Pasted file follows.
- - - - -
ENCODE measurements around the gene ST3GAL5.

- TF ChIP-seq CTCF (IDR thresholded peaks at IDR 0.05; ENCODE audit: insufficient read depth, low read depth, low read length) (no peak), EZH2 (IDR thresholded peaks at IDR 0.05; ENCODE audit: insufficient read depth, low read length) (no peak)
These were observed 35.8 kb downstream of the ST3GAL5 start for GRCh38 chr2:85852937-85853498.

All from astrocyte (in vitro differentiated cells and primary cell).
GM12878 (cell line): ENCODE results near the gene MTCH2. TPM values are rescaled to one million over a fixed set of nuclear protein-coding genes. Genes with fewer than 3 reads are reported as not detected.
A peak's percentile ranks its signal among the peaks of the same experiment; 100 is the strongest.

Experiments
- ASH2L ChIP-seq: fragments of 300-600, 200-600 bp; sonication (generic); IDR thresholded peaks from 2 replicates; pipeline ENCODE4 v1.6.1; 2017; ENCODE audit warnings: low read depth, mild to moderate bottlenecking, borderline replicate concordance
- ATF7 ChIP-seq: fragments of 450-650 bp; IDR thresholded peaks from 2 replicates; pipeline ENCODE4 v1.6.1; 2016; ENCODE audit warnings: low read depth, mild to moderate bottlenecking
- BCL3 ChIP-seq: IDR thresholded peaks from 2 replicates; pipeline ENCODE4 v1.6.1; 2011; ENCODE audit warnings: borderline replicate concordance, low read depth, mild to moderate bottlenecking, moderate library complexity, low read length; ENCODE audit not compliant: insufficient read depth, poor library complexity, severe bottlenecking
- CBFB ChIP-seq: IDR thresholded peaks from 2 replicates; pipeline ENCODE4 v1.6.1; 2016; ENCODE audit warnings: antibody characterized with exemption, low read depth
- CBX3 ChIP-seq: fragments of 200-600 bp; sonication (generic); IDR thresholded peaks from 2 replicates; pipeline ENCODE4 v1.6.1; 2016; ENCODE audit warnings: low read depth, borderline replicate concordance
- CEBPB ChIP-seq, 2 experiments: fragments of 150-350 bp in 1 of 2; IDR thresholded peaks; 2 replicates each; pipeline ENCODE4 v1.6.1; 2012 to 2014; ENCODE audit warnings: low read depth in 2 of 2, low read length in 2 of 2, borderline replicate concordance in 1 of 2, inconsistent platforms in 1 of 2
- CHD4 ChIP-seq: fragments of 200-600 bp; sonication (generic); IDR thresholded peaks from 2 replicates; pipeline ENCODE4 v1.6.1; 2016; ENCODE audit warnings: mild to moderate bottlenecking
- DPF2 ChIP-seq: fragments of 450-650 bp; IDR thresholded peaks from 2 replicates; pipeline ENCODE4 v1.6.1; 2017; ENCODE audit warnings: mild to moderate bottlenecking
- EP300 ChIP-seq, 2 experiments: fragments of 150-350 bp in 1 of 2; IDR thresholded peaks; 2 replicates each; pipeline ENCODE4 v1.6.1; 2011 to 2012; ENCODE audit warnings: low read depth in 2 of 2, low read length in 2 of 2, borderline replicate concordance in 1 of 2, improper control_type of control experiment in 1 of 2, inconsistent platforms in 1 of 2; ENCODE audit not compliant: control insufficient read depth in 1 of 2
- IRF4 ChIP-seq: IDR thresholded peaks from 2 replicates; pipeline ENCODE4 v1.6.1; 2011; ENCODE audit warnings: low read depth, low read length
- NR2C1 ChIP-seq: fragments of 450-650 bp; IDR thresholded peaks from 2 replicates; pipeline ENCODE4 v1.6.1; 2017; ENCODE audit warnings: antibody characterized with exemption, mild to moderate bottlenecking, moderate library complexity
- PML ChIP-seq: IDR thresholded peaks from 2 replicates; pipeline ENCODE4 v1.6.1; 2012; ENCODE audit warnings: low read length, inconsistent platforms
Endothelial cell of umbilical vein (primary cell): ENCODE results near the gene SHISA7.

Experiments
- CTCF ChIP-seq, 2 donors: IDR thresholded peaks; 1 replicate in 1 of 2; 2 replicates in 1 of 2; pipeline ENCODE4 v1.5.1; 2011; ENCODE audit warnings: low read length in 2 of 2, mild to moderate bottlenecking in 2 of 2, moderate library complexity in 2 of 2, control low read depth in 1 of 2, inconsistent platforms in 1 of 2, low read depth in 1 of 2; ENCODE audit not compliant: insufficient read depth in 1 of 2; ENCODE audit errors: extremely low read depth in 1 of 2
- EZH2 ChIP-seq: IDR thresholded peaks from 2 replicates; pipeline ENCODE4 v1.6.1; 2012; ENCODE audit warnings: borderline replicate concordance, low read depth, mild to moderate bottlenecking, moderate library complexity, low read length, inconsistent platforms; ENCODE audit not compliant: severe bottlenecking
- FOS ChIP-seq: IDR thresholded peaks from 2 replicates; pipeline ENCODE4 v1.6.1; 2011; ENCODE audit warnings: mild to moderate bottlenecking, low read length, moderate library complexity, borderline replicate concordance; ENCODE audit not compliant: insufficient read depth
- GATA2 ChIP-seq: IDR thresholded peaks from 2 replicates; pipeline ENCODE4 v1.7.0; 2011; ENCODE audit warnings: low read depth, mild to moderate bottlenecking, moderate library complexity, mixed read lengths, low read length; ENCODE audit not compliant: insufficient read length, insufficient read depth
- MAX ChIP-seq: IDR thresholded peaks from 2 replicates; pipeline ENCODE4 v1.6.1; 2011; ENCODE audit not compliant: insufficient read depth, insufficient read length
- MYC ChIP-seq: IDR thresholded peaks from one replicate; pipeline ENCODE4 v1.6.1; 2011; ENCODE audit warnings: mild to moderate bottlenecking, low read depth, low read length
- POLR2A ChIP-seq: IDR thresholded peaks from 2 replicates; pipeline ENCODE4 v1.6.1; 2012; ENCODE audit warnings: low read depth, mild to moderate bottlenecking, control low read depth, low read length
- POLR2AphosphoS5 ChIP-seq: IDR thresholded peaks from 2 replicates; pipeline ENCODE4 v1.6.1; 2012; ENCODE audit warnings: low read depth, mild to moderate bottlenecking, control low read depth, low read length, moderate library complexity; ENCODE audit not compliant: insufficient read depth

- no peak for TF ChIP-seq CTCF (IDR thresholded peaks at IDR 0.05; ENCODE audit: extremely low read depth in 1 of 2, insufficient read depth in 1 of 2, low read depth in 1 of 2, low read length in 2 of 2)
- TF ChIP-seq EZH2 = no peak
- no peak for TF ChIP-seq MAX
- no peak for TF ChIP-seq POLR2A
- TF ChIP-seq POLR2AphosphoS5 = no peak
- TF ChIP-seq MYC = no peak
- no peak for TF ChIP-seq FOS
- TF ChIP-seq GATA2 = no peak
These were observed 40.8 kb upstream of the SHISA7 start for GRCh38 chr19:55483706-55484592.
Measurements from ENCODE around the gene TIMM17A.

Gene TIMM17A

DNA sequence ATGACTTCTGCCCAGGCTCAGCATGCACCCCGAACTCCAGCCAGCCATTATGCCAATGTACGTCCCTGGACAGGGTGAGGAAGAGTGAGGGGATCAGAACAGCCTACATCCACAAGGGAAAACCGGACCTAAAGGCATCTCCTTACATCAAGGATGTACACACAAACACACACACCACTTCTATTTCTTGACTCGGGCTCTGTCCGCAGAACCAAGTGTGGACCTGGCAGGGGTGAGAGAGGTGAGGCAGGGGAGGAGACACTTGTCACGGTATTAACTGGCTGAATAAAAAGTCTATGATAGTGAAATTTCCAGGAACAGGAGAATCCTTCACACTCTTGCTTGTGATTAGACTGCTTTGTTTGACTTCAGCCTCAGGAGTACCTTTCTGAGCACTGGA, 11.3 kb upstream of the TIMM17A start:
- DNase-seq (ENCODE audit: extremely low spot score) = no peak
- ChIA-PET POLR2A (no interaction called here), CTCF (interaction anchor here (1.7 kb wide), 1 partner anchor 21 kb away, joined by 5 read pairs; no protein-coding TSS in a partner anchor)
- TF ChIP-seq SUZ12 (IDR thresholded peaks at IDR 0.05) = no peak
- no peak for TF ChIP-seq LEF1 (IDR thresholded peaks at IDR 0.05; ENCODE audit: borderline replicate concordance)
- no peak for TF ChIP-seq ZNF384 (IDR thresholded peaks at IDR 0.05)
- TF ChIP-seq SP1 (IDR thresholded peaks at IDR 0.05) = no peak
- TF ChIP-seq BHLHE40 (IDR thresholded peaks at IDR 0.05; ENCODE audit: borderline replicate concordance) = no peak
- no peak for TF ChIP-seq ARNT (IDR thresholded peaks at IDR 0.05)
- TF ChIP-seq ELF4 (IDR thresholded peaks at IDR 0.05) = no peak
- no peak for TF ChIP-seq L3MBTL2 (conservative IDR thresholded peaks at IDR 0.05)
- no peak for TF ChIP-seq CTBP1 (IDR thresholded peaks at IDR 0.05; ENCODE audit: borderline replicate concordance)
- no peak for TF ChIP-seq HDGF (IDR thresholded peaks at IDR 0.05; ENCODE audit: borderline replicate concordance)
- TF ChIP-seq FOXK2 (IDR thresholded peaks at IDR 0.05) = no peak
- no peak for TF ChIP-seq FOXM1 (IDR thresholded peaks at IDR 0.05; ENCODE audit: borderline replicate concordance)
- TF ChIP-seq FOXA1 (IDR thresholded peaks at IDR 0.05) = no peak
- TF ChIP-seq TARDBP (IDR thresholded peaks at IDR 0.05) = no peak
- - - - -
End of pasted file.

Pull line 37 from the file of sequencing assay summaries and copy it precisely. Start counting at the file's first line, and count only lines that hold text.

- TF ChIP-seq GATA2 = no peak